2 tablespoons olive oil
1 pound ground beef chuck
1 pound ground pork
4 oz. pancetta (Italian bacon), finely chopped
Kosher salt and freshly ground black pepper
1 cup dry white wine
1 cup whole milk
1 14.5-oz. can crushed tomatoes
3 cups low-sodium chicken broth, divided
How to Make:
1. Pulse onion, carrot, and celery in a food processor until finely chopped.
2. Heat oil in a large heavy pot over medium heat. Add beef, pork, pancetta, and vegetables; cook, breaking up meat with a spoon, until moisture is almost completely evaporated and meat is well browned, 25–30 minutes; season with salt and pepper.
3. Add wine to pot and bring to a boil, scraping up browned bits from bottom of pot, about 2 minutes. Add milk; bring to a boil, reduce heat, and simmer until moisture is almost completely evaporated, 8–10 minutes.
4. Add tomatoes and 2 cups broth; bring to a boil, reduce heat, and simmer, adding water by ½-cupfuls if sauce looks dry, until flavors meld and sauce thickens, 2½–3 hours.
5. Let sauce cool, then cover and chill at least 12 hours or up to 2 days.
What You Need:
5 tablespoons unsalted butter
1/4 cup all-purpose flour
4 cups whole milk, warmed
pinch of freshly ground nutmeg
How To Make:
1. Heat butter in a medium saucepan over medium heat until foaming. Add flour and cook, whisking constantly, 1 minute.
2. Whisk in warm milk, ½-cupful at a time. Bring sauce to a boil, reduce heat, and simmer, whisking often, until the consistency of cream, 8–10 minutes; add nutmeg and season with salt.
3. Remove from heat, transfer to a medium bowl, and press plastic wrap directly onto surface; let cool slightly.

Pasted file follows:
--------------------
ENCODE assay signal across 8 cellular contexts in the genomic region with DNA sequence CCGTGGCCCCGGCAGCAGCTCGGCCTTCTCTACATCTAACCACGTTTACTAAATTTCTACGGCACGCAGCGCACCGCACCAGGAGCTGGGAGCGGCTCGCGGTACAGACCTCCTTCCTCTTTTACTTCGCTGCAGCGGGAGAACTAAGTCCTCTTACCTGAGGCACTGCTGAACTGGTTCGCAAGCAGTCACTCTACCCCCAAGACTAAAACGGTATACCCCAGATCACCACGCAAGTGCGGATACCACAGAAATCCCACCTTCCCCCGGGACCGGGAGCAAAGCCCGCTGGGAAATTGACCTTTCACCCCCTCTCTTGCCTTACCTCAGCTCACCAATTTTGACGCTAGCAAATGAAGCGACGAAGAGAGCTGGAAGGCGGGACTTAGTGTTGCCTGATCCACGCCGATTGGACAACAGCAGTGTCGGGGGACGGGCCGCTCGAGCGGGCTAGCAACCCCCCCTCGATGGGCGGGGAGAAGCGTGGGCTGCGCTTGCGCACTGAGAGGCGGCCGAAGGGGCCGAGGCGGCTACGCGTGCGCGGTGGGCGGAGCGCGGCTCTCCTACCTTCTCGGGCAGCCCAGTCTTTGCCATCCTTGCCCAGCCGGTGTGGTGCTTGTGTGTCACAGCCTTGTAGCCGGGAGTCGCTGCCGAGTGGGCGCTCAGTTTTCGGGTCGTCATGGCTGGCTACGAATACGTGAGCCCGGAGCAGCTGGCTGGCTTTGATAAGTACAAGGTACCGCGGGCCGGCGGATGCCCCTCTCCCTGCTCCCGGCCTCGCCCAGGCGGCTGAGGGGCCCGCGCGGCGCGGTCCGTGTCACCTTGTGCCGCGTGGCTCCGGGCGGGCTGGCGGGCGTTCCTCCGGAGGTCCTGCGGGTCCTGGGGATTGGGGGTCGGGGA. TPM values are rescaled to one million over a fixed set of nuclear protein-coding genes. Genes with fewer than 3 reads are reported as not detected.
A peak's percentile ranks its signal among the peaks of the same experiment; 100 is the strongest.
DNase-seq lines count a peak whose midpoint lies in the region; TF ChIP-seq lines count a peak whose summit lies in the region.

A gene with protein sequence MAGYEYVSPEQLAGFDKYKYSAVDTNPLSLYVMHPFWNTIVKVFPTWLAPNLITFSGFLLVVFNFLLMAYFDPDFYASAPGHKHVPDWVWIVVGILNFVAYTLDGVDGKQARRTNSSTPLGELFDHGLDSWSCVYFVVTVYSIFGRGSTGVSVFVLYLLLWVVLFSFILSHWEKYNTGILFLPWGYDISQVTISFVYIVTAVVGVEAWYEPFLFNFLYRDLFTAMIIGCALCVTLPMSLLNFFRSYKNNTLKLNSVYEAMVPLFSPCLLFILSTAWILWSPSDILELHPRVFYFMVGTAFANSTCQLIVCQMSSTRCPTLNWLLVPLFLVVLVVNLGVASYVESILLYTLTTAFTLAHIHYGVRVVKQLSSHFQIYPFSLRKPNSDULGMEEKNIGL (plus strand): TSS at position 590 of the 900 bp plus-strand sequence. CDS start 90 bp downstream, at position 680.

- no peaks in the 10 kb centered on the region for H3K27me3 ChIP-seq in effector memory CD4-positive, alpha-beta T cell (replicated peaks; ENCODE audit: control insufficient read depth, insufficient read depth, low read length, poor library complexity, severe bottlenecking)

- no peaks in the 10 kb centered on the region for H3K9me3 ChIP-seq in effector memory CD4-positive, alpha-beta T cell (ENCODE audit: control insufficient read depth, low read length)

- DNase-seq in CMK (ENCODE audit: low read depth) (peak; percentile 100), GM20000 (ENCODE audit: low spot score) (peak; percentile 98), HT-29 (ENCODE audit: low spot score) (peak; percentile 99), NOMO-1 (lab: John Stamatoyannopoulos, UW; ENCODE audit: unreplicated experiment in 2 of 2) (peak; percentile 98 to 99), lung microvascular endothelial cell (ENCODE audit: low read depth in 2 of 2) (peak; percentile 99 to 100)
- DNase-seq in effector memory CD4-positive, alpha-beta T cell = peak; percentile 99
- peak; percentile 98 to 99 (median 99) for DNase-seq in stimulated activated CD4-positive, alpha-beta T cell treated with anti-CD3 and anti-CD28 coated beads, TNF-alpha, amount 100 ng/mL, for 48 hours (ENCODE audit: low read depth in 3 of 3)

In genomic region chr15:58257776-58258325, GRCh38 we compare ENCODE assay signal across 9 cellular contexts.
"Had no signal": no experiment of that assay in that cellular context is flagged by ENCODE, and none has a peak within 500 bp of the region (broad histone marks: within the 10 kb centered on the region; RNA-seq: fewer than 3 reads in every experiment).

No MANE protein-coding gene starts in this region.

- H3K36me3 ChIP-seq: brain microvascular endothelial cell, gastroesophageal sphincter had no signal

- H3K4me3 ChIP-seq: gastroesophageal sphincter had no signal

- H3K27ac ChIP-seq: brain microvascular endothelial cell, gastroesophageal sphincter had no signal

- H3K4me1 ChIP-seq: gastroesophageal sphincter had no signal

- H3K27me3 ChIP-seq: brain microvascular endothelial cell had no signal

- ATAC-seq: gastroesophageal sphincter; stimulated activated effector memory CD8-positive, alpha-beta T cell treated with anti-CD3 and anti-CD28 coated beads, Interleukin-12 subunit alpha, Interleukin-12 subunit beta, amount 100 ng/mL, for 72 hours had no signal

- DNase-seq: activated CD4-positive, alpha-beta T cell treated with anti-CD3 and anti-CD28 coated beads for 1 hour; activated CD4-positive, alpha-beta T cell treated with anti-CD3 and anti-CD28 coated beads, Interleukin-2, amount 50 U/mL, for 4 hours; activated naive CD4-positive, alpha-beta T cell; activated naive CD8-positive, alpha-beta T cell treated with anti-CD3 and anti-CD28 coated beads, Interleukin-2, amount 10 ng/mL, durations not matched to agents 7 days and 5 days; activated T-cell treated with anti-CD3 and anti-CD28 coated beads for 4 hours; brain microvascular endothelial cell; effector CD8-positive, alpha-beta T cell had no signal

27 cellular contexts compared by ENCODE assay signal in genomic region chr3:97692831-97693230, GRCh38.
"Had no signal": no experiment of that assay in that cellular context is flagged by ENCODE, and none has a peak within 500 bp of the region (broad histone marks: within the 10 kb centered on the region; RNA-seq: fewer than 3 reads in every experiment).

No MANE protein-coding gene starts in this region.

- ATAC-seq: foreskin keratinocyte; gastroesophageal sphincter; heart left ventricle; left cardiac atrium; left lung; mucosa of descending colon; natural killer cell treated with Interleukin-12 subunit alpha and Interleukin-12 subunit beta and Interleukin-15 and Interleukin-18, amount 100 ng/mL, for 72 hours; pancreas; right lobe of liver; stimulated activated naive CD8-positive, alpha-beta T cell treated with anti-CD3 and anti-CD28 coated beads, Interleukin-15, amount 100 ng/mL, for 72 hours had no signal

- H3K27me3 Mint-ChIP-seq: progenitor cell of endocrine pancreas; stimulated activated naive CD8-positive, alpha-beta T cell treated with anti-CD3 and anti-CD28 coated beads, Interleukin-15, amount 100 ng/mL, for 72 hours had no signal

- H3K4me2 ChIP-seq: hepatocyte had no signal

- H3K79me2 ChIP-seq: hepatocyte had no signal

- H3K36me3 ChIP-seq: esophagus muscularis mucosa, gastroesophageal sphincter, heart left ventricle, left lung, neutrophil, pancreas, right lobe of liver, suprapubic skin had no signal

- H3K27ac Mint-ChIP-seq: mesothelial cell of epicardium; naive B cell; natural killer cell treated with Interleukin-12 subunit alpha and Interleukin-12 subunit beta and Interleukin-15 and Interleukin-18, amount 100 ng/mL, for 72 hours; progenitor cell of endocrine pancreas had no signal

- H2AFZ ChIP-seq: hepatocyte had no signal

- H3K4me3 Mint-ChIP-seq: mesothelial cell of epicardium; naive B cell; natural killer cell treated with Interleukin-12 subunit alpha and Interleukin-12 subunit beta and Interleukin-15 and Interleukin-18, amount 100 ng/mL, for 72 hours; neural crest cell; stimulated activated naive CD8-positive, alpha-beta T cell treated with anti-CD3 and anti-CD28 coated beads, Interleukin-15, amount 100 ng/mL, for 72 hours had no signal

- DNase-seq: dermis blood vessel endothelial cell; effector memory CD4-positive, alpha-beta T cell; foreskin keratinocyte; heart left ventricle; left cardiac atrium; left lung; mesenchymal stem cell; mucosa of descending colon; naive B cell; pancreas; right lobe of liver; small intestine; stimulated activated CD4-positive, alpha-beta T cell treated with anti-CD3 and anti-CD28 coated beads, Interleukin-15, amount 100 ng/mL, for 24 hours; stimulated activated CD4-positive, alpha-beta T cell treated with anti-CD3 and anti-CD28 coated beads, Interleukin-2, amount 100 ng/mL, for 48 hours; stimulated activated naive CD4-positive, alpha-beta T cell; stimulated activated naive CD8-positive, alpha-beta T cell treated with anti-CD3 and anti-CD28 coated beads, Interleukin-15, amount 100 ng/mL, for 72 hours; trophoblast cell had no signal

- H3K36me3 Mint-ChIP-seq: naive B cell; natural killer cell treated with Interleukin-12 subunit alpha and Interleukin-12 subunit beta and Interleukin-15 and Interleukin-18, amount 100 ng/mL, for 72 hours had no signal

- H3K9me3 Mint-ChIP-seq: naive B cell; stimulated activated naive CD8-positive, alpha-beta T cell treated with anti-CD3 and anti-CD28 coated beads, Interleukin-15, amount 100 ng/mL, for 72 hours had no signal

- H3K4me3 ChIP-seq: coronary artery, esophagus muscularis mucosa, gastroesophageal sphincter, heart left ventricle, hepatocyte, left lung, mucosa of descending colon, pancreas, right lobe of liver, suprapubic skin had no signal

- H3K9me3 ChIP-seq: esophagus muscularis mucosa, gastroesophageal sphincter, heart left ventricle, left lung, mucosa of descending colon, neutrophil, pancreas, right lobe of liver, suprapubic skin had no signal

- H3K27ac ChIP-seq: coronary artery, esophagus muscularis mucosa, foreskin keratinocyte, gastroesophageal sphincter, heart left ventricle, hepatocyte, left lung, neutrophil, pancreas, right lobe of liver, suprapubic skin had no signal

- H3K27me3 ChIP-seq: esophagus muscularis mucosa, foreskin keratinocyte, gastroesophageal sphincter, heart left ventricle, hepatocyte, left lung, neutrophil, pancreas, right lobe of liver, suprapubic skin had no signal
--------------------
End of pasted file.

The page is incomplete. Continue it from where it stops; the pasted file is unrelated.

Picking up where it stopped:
Third – Assemble the lasagna!
1. Preheat oven to 350°. Coat a 13×9” baking dish with butter.
2 Cook your noodles — don’t use the no-boil kind. Be sure to make them al dente. When finished, lay them out on a cookie sheet lined with paper towels. Try not to overlap them, or they will stick together.
3. Reheat the sauces if needed. Combine Bolognese sauce and remaining 1 cup broth in a large saucepan over medium heat, and heat until sauce is warmed through.
4. Meanwhile, if you made the béchamel ahead of time, heat in a medium saucepan over low heat just until warmed through (don’t let it boil).
5. Spread 1/4 cup béchamel in the prepared baking dish. Top with a layer of noodles, spread over a scant 3/4 cup Bolognese sauce, then 1/2 cup béchamel, and top with 1/4 cup Parmesan.
6. Repeat process 5 to 7 more times, starting with noodles and ending with Parmesan.
7. Place baking dish on a rimmed baking sheet and bake lasagna until bubbling and beginning to brown on top, 50–60 minutes.
8. Let lasagna sit 45 minutes before serving.
This weekend, tens of thousands of people will be descending on the snowy little ski town of Park City Utah, to schmooze, deal, gawk and watch hours of movies in dark theaters at the Sundance Film Festival. I’ve been lucky enough to attend more than once, and whenever I come home I want to add a little mountain cabin style to home — perhaps a Navajo rug or maybe something sheepskin. This year I’m observing from afar, but I have my eye on these antler roasters from Rustic Roasters. Made by Steven Wymer out of either reclaimed branches or naturally shed antlers, they are selected, then lovingly shaped and stained, cured and crafted. Handles are colored and coated with non-synthetic finishes and the toasting rods are food-grade stainless steel. They’ll bring your s’mores to the next level — even if they’re being made on the back of your deck in a suburban firepit. $129 for a set of four. See more at rusticroasters.com.